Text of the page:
A hate crime is simply any incident, which may or may not be deemed as a criminal offence, which is perceived by the victim or any other person, as being motivated by prejudice or hatred.
You may recall that in the CPS VAWG reports, Violence does not mean violence, Women does not mean women, and Girls does not mean girls. Similarly, the definition of the phrase “Hate Crime” implies neither hate nor any crime. Hate, of course, would be the state of mind of the supposed villain. But that’s irrelevant. It is only the perception of the alleged “victim” – or, indeed, some bystander – which matters in classifying “any incident” as a Hate Crime.
You see how that works? The definition casts the net as wide as possible. The sole purpose is to maximise the number of “incidents” recorded by the police as hate crimes. And a key part of the police training is that they must ask about the potential for any incident they attend having been motivated by “prejudice or hatred”. Your house was burgled? Could it have been motivated by hate, madam? Well it wasn’t motivated by love, I suppose.
A prosecution for perverting the course of justice is more likely to be required where:
a false complaint was motivated by malice;
a false complaint was sustained over a period of time (particularly where there were opportunities to retract);
the person originally accused was charged and remanded in custody;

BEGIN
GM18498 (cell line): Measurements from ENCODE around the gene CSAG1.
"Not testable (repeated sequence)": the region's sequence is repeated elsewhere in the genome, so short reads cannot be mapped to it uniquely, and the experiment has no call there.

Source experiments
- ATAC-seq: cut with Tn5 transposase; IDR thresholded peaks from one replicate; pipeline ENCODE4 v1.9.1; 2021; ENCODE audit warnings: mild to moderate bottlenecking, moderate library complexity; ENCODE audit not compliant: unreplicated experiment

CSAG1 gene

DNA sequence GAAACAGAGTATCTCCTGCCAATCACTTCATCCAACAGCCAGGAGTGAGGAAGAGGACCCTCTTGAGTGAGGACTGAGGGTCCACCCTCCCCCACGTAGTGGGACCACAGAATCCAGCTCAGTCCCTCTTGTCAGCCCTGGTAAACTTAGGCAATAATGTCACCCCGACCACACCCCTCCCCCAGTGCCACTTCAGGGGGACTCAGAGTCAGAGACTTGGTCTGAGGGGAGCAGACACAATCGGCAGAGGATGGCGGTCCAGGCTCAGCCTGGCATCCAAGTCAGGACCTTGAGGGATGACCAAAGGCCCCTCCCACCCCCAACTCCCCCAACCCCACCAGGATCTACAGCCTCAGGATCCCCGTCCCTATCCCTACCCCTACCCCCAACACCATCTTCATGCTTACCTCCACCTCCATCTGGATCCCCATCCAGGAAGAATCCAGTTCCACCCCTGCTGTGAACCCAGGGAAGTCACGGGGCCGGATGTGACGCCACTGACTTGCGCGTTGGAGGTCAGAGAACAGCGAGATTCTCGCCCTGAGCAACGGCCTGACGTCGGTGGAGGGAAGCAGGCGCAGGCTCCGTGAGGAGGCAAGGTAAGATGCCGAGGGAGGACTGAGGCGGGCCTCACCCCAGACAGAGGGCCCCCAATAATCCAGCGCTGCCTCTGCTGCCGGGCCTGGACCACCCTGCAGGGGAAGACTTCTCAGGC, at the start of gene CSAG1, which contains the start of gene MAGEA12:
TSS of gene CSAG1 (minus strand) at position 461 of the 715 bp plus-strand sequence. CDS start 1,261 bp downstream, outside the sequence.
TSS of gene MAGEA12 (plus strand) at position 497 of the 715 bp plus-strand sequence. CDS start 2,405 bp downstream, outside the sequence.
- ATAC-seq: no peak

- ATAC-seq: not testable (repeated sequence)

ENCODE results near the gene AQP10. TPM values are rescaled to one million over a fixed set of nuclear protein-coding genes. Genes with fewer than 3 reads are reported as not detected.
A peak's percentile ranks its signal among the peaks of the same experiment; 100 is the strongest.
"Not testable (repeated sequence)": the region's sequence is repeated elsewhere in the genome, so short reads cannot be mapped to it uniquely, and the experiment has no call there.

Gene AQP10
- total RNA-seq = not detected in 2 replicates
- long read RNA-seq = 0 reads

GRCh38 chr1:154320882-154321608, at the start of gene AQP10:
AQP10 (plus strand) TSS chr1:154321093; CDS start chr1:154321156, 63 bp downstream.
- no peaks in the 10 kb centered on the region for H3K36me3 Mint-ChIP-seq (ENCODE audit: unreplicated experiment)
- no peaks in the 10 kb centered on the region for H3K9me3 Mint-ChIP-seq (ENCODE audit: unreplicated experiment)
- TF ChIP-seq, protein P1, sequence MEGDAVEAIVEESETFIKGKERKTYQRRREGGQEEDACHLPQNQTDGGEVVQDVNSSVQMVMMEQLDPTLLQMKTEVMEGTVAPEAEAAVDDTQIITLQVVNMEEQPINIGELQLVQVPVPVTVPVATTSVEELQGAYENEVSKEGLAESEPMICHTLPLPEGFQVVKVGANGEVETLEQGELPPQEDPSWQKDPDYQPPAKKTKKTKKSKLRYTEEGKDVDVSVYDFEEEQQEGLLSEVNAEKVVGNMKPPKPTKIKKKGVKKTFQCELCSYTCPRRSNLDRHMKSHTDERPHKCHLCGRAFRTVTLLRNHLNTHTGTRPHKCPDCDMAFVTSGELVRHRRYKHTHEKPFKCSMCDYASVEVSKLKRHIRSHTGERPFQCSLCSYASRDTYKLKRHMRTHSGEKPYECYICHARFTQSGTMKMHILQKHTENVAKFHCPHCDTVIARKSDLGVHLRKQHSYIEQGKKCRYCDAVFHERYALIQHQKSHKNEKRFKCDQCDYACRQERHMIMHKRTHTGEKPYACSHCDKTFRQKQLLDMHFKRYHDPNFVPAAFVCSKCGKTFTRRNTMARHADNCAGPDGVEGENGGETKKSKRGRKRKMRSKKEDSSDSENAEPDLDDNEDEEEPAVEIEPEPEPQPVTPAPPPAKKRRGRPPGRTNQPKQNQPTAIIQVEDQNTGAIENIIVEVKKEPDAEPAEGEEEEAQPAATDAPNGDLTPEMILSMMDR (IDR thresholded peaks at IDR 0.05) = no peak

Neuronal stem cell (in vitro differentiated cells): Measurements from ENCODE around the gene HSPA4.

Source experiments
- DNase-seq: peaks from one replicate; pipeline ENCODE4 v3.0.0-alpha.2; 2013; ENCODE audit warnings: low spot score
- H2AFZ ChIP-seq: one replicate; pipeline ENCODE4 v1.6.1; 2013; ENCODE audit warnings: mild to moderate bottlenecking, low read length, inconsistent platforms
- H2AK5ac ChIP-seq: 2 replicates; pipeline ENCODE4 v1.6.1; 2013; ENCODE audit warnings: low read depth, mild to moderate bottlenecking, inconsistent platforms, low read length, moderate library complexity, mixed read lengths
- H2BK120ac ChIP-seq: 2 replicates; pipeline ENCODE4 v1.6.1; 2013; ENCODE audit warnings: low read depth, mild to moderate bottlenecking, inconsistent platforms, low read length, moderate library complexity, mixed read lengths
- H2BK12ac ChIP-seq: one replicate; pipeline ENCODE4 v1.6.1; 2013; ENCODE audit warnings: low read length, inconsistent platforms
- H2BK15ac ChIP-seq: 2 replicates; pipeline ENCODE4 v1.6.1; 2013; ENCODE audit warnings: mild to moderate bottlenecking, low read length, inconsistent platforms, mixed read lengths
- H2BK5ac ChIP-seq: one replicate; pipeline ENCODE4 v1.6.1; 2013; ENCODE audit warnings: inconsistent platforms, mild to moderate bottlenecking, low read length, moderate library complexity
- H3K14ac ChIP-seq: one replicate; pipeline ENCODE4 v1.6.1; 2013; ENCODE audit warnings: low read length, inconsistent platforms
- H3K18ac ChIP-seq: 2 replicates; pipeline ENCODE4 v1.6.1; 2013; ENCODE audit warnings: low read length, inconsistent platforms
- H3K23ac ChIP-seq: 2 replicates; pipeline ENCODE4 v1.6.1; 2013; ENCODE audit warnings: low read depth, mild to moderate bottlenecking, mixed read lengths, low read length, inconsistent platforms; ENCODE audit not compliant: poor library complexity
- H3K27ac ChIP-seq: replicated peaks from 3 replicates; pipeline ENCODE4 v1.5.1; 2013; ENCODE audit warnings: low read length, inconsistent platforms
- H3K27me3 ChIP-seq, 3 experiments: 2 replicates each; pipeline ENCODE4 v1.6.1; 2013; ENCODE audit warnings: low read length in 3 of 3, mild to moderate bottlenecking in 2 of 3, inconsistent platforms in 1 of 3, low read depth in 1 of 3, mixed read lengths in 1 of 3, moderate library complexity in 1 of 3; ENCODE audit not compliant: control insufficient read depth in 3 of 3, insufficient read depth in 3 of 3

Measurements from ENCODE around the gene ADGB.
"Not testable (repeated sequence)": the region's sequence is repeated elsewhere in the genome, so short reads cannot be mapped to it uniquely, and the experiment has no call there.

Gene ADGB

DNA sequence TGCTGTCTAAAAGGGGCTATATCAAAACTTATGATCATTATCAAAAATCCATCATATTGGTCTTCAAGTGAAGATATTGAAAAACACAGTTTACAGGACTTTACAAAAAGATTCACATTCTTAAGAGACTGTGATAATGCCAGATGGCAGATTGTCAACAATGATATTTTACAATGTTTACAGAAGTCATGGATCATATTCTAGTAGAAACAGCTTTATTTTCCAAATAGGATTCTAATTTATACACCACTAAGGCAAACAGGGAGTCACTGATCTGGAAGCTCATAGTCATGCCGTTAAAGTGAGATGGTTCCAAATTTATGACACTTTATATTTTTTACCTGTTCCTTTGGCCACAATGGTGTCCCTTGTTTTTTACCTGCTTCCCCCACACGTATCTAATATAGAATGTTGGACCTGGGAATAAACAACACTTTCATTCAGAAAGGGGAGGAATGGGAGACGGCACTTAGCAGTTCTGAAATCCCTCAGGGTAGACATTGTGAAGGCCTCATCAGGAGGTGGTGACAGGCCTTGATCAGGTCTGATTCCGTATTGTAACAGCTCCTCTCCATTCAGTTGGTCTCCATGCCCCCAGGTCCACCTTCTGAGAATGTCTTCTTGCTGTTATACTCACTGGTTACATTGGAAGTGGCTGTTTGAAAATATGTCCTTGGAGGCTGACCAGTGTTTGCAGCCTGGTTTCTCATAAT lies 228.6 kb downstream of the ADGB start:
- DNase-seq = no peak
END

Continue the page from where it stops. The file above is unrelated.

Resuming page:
the person originally accused was tried, convicted and / or sentenced;
the suspect has previous convictions or out-of-court disposals relevant to this offence, or a history of making demonstrably false complaints. This needs to be carefully assessed – a history of withdrawing support for allegations will not necessarily amount to a propensity to make false allegations for the reasons set out above. This will only be a relevant factor if there is clear evidence of such a history;
the person originally accused was in a vulnerable position or had been taken advantage of; and / or
the person originally accused has sustained significant damage to his or her reputation.
When wasting police time is being considered as the appropriate charge, a prosecution is more likely to be required where:
public / police resources being diverted for the purposes of investigation for a sufficient period;
where a substantial cost is incurred – for example, where expensive scientific examination has to be undertaken;
considerable distress is caused to the accused by the reporting;
where the false report alleges that a particularly grave offence has been committed;
there is significant premeditation in the making of the report; or
the complainant persists with the allegation, even when challenged.
It follows that, in order to make such an assessment, it will be important that prosecutors are presented with all background evidence available about the suspect, such as any mental health issues or learning difficulties, their age and intellectual maturity, their mental capacity in understanding the nature of the allegation made and whether they have any other vulnerabilities, such as being a victim of sexual or domestic abuse, or if they misuse any substances. The vulnerability of the complainant needs to be properly understood and taken into consideration. Prosecutors should ask whether there any indication that further support / intervention is required over and above a criminal justice outcome? Continue reading “A prosecution for perverting the course of justice”→